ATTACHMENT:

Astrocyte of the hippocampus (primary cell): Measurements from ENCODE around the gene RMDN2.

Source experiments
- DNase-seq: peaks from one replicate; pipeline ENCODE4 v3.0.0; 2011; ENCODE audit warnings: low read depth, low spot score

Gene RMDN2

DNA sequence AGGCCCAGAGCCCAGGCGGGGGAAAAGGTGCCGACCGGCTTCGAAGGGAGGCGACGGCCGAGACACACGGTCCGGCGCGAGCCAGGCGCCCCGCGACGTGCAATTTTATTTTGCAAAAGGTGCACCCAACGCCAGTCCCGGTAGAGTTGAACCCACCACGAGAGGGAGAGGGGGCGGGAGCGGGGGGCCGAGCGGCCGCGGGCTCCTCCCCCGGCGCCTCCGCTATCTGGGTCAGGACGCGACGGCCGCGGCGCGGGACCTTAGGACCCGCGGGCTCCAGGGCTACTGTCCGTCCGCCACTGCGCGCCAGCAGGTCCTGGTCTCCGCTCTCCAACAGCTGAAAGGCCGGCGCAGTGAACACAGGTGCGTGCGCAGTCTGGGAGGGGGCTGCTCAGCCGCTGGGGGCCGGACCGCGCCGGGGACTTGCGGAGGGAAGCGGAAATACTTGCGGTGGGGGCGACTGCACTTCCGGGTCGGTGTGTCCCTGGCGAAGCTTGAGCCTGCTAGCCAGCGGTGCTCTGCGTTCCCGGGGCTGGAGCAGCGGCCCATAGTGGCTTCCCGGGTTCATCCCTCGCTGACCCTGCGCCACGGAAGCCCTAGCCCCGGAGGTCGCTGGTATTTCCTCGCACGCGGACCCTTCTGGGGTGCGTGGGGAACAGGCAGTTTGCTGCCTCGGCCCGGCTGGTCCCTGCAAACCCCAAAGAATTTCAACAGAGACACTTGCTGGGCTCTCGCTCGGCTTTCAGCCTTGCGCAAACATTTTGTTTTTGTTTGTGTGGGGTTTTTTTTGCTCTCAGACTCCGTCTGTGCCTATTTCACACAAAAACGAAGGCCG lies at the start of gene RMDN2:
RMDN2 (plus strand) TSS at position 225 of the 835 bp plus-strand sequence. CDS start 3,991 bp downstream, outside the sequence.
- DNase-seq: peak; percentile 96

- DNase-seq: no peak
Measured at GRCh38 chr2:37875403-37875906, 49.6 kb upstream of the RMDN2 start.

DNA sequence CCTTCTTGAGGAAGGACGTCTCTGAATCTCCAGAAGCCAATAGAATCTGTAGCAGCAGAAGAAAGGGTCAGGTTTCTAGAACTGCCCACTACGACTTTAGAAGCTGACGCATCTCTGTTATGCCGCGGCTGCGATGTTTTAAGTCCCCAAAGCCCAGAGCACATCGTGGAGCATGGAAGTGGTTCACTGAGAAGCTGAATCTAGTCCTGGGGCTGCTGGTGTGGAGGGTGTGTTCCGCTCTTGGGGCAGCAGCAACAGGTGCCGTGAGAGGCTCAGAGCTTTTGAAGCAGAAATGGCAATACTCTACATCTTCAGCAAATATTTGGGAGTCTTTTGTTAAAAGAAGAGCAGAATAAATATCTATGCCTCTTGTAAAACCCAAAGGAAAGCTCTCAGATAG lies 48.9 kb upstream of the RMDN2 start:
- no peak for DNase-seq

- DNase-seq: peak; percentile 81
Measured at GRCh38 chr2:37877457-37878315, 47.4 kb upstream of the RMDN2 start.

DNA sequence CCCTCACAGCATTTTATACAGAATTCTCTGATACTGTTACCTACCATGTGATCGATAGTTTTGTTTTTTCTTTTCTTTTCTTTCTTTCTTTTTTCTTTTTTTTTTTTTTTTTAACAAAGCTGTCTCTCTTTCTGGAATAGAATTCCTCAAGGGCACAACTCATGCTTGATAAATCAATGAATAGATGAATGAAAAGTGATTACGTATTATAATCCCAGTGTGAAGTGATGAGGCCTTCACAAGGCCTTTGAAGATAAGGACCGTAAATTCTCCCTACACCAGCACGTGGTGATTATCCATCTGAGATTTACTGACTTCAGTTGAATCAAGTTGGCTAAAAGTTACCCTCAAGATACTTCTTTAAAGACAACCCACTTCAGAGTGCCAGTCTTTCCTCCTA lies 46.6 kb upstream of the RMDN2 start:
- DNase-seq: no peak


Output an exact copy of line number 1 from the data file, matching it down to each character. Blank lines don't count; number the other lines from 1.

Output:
Astrocyte of the hippocampus (primary cell): Measurements from ENCODE around the gene RMDN2.